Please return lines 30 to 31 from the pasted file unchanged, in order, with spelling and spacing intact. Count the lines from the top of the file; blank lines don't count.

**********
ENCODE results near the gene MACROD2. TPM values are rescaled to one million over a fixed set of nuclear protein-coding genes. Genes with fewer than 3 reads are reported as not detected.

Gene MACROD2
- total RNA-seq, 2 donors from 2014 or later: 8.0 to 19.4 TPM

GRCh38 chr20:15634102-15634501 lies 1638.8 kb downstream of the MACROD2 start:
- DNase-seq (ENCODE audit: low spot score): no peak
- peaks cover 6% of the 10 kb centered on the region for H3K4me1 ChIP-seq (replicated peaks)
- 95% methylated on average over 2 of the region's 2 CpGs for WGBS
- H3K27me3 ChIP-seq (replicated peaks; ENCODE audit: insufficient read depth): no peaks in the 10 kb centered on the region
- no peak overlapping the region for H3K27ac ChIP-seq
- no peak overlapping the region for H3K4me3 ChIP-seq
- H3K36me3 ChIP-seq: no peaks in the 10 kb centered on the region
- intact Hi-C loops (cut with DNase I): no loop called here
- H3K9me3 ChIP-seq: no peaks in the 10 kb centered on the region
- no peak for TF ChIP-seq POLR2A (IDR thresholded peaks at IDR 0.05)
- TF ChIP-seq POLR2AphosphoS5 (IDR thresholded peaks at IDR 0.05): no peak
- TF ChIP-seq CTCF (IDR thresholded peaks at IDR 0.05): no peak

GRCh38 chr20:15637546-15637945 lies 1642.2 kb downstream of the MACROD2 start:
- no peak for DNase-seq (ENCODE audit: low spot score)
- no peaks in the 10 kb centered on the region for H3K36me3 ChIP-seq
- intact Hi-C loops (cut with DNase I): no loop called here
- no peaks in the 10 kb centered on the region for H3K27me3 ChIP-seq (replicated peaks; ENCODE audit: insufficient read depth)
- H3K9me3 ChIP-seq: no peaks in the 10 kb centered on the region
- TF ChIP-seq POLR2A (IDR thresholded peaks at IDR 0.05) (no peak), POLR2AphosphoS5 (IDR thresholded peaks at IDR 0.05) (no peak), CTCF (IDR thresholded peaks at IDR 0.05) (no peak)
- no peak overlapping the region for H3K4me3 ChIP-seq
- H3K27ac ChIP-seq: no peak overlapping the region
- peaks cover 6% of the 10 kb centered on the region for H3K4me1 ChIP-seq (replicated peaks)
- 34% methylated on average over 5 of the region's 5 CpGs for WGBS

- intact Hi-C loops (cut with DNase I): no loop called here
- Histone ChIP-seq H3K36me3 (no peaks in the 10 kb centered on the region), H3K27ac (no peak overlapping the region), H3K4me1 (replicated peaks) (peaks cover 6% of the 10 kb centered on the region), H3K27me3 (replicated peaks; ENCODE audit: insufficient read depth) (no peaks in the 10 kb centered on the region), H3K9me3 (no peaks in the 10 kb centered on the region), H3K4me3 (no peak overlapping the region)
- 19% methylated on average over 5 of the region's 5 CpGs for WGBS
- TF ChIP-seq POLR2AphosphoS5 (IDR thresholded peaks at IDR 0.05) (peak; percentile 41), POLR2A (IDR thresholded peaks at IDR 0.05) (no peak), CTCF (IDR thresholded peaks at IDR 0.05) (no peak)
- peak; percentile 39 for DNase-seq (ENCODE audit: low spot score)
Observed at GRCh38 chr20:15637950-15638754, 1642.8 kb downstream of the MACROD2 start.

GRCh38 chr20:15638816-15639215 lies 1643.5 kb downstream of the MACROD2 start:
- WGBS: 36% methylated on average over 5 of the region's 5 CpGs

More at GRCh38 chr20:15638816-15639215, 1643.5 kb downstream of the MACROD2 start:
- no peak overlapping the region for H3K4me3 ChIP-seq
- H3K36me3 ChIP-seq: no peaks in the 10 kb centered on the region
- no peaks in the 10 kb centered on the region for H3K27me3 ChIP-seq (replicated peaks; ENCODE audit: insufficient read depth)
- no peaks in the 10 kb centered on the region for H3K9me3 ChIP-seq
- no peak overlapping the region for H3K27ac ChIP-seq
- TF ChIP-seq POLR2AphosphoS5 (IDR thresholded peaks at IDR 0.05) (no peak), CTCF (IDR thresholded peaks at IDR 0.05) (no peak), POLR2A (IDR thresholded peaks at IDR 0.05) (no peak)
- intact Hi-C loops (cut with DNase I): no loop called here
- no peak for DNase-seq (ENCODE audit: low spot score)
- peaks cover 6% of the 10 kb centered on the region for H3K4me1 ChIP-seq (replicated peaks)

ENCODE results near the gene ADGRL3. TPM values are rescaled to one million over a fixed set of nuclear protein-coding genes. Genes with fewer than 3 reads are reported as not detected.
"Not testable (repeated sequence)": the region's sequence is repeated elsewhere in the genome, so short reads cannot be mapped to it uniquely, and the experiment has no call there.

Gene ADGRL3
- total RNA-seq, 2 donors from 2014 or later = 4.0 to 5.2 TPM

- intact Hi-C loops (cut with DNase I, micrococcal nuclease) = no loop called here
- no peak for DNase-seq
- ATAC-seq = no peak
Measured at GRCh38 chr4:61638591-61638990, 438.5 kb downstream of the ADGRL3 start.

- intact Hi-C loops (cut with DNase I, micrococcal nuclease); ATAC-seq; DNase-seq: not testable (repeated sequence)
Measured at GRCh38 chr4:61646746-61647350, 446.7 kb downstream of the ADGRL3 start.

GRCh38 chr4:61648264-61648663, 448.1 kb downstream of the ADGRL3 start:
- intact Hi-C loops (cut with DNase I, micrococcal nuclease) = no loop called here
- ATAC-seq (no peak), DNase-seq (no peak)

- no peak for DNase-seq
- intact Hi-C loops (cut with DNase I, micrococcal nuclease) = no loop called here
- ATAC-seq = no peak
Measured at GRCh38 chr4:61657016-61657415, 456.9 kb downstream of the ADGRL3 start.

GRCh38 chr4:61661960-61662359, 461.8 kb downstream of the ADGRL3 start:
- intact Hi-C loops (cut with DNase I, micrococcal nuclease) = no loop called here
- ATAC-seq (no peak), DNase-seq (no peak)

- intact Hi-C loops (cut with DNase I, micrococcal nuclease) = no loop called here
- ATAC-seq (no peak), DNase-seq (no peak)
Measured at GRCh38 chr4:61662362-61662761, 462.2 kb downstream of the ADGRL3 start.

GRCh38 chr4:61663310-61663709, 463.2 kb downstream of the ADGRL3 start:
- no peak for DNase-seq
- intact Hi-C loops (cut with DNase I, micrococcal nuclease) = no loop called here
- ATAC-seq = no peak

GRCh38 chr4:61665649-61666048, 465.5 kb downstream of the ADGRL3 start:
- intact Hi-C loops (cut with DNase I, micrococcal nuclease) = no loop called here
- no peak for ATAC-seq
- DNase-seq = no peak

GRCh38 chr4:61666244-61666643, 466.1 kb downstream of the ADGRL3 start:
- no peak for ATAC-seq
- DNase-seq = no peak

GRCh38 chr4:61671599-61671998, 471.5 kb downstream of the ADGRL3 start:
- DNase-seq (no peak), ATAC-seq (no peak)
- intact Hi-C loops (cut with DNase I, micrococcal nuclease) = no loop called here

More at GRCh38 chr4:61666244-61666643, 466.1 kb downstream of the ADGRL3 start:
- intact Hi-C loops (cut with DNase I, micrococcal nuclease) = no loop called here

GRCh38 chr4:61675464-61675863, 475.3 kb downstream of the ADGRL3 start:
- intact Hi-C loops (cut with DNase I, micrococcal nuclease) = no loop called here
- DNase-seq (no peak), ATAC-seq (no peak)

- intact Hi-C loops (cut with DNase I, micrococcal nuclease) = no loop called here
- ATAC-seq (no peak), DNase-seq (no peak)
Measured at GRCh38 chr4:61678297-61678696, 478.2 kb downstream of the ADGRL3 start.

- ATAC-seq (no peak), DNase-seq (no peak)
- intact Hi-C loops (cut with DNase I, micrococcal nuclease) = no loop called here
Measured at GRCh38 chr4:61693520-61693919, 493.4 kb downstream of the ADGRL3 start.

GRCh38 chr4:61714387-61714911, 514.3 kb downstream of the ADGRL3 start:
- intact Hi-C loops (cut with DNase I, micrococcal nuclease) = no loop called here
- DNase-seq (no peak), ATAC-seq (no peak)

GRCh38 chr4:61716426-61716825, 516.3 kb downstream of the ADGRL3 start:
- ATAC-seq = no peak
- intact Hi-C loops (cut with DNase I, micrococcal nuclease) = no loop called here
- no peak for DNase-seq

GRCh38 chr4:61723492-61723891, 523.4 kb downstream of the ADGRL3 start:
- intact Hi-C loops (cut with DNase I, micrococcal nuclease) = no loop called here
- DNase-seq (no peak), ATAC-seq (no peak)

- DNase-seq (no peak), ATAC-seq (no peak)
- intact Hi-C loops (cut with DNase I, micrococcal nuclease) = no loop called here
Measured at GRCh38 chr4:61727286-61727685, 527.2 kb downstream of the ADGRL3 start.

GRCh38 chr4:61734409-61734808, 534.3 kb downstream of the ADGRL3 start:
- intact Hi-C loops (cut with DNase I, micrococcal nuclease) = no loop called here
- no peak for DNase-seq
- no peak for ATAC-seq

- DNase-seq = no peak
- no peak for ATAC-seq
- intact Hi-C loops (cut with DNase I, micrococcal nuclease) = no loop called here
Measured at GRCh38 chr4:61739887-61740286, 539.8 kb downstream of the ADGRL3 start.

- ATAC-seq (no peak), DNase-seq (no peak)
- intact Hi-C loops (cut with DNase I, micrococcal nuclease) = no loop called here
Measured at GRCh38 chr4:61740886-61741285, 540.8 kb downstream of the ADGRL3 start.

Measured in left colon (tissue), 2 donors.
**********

- 19% methylated on average over 5 of the region's 5 CpGs for WGBS
- TF ChIP-seq POLR2AphosphoS5 (IDR thresholded peaks at IDR 0.05) (peak; percentile 41), POLR2A (IDR thresholded peaks at IDR 0.05) (no peak), CTCF (IDR thresholded peaks at IDR 0.05) (no peak)